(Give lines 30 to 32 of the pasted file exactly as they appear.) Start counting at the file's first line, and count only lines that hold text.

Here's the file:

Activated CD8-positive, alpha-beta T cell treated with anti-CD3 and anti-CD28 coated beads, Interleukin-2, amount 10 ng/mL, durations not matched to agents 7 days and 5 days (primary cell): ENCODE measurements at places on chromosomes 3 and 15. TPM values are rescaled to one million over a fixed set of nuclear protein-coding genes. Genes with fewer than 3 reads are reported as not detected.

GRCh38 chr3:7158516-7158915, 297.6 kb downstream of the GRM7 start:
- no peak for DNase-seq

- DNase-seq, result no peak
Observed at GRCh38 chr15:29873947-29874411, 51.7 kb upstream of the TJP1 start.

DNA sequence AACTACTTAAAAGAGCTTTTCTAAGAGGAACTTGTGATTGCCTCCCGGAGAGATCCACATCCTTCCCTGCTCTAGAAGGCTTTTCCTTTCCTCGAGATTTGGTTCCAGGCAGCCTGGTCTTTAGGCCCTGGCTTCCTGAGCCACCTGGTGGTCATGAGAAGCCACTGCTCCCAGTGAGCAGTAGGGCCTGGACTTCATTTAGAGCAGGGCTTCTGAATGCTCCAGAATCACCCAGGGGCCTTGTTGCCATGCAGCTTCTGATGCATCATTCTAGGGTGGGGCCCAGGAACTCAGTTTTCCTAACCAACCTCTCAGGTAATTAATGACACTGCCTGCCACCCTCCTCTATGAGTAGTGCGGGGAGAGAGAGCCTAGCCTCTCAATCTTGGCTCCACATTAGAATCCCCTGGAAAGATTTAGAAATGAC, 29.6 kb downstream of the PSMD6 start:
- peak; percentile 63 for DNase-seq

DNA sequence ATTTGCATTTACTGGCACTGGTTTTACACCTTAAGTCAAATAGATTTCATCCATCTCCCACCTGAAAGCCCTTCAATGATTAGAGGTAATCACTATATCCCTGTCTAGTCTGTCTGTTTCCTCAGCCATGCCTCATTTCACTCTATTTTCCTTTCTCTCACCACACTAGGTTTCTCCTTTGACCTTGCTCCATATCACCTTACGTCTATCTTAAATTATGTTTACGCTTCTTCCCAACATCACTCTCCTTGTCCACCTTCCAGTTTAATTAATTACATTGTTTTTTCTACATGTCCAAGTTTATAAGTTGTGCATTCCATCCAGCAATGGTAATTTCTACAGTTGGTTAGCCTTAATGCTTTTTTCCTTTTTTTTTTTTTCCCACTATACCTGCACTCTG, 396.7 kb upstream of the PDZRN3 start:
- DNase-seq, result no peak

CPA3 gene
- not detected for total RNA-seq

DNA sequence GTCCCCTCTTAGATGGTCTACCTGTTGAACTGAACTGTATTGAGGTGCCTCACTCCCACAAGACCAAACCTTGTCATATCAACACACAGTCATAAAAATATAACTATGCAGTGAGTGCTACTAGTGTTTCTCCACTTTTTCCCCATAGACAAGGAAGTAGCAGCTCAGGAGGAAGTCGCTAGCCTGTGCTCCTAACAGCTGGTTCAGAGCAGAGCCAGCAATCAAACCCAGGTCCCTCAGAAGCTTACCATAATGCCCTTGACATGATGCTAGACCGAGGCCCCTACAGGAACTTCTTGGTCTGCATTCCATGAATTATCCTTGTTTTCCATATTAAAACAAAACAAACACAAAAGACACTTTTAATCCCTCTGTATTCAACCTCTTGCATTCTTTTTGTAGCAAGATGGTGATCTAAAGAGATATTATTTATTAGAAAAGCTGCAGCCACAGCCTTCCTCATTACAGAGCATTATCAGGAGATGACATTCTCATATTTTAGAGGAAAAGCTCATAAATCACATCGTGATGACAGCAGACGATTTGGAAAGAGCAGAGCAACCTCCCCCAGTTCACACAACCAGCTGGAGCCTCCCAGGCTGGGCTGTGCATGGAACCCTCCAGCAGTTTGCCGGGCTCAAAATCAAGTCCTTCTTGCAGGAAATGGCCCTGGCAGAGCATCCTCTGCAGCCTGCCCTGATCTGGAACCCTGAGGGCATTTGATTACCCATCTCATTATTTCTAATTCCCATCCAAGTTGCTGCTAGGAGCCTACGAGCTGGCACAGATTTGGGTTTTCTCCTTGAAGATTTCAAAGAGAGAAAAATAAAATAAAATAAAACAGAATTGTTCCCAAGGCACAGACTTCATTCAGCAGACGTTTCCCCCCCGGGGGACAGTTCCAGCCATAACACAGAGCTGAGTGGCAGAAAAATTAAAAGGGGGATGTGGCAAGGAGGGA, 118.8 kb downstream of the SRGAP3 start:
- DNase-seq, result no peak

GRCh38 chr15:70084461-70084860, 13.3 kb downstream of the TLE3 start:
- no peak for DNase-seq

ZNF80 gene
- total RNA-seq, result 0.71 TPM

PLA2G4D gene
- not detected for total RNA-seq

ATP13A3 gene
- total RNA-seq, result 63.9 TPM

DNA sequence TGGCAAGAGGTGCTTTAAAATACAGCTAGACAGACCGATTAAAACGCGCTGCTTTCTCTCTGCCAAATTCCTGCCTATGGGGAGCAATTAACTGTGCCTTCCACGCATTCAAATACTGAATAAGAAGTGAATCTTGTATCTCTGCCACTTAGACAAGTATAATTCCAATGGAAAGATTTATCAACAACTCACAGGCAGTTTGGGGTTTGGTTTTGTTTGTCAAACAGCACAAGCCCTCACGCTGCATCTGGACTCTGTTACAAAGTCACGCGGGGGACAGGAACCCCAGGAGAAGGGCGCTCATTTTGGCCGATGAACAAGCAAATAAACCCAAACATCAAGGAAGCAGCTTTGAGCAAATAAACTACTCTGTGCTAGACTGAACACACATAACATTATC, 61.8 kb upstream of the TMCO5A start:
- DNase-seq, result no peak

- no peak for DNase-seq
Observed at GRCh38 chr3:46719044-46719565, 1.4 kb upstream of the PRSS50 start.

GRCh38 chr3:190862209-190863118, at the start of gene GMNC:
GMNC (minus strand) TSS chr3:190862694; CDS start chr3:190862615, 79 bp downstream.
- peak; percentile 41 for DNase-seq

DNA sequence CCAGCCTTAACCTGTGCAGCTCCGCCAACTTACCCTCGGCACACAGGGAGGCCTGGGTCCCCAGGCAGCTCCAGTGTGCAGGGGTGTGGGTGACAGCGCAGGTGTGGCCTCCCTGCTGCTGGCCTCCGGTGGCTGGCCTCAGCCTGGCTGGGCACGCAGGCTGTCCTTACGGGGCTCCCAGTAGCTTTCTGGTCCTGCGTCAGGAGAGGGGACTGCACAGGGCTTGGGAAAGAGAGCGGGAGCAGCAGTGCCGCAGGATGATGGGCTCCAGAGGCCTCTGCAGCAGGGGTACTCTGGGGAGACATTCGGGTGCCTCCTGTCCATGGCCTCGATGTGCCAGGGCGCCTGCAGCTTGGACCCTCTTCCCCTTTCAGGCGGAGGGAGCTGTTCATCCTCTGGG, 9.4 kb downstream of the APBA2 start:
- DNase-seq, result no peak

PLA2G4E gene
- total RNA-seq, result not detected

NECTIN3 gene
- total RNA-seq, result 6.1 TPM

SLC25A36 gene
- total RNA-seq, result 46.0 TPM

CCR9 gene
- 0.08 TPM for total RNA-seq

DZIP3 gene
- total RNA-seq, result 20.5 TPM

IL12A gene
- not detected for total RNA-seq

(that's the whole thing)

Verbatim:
- DNase-seq, result no peak

PLA2G4E gene
- total RNA-seq, result not detected